BRISTOL, Tenn. - Brad Keselowski believes Bristol Motor Speedway tests a race team like no other.
If so, Keselowski and his No. 2 Penske Racing team passed with flying colors.
Keselowski held off a furious charge by Matt Kenseth over the final 111 of 500 laps - slowed once by a late-race caution - to win Sunday's Food City 500, his first Sprint Cup Series win of the season and second consecutive at the half-mile concrete oval.
"This place defines a race team. It asks so much of you - whether it's just in practice, being lined up on pit road, dealing with the noise, the havoc that practice can be or the hot day of getting through tech (inspection), making those last adjustments or as a driver 500 laps in a bowl trying to keep your composure," Keselowski said.
"This race track can really test a team. I think the teams that come out on top, whether it's a driver or whatever, I think they show that they've got what it takes to overcome adversity."
That was certainly the case Sunday.
But his team checked over his No. 2 Dodge on pit road and he escaped the incident without any serious issues.
By the last half of the race, it was clear Sunday's outcome would likely be decided between Kenseth and Keselowski.
As the laps wound down, Keselowski was desperately trying to hold off Kenseth, believing if Kenseth got by, he would not have a chance to get back by him.
On Lap 478, Tony Stewart hit the wall on in Turn 3 and it became decision-time for many teams. Some needed fuel, some tires and some - like Keselowski's - were left wondering whether to even come down pit road.
In the end, four teams stayed out - Keselowski, Kenseth, Vickers and Martin Truex Jr.
While it appeared Kenseth might have a shot at the win with a restart with 17 laps remaining, Keselowski quickly put distance on Kenseth and was never seriously challenged before earning his fifth series win.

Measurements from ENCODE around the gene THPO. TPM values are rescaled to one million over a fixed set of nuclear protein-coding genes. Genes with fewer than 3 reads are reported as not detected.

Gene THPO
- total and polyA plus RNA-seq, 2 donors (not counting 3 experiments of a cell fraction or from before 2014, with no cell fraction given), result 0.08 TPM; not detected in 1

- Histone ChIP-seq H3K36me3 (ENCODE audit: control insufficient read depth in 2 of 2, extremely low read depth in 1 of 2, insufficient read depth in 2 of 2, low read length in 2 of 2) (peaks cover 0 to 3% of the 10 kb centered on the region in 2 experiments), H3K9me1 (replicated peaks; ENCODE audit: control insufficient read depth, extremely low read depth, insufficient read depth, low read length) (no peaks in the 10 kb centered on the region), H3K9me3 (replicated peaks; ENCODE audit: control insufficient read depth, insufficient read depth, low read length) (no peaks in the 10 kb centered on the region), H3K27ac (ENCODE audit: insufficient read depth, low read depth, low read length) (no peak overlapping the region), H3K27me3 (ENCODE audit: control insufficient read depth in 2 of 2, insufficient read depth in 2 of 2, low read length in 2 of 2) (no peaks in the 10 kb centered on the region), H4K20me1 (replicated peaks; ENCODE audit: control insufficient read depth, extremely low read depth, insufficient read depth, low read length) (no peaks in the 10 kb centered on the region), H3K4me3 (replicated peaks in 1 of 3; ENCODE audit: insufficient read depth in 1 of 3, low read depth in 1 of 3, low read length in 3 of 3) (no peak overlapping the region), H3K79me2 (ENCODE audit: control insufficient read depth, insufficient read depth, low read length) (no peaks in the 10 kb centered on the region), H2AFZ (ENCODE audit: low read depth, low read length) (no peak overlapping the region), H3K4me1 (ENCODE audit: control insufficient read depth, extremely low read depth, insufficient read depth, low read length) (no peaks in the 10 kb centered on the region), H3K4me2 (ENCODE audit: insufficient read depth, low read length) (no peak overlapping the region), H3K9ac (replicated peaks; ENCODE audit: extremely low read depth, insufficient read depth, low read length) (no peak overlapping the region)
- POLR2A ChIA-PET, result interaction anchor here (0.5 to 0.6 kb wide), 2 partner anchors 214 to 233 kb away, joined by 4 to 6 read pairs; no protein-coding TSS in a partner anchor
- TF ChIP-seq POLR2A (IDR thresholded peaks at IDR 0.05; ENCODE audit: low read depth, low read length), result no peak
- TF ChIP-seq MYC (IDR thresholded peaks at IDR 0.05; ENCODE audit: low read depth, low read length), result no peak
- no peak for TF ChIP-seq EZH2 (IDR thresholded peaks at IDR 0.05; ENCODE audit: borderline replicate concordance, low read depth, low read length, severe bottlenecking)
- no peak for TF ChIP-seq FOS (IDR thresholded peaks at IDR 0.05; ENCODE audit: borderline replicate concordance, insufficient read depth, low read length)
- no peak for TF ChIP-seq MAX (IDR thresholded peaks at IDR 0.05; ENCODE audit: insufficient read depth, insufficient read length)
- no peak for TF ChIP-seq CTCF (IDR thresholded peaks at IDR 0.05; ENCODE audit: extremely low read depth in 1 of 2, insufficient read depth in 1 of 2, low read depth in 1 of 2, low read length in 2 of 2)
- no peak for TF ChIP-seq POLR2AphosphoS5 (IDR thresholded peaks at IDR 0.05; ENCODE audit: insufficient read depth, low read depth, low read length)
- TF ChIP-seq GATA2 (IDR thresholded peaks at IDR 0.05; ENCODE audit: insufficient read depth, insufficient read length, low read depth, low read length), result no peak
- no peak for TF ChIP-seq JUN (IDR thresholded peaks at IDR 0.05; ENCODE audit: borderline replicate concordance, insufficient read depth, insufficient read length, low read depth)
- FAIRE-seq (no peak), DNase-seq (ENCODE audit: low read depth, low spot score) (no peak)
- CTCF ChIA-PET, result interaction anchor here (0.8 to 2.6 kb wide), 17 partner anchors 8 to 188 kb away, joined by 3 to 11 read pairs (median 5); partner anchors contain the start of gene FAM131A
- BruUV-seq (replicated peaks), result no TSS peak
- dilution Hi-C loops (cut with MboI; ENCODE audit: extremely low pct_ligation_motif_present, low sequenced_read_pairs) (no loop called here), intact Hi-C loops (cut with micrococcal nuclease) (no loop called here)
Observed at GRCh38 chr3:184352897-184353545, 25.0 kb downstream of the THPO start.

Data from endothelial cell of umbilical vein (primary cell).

"We had a bit of body damage early on in the race, got it fixed," Keselowski said. "Nobody panicked. It's tough racing that requires so much discipline mixed in with some aggression, obviously. I told somebody before the race that this was the best race car I've ever had in Cup. It showed off today. Hopefully, we can have more cars like this and we'll win more races and continue to move the needle forward."
Truex finished third, Clint Bowyer was fourth and Vickers fifth as Michael Waltrip Racing placed all three teams in the top-five for the first time this season.
Greg Biffle, who started on the pole and finished 13th, remains the series points leader, holding a nine-point advantage over Kenseth.
"I couldn't run on the bottom (of the track) and Brad was really strong on the bottom of (Turns) 1 and 2. It was weird," Kenseth said. "Most cars as they get 20 or 30 laps on their tires they all run fairly high.
"Brad, if he wanted to, could run right across the apron in (Turns) 1 and 2. I was thinking I could run outside of him but he would roll through there so fast you could never get a run on him." Vickers, who has been without a ride until he agreed to a six-race deal with MWR in the last week, left a good impression in his first outing of the 2012 season.
"It felt really good when we were out there leading. It would have been awesome to hold onto that, but's it's the first time back so I can't complain about that," he said. "I can't thank Michael Waltrip and Rob Kaufmann (co-owner) and everyone at MWR enough. I don't know those two guys that well, but I can tell a lot about them by the group of people they've built and the team they've built.
"It's an incredible organization."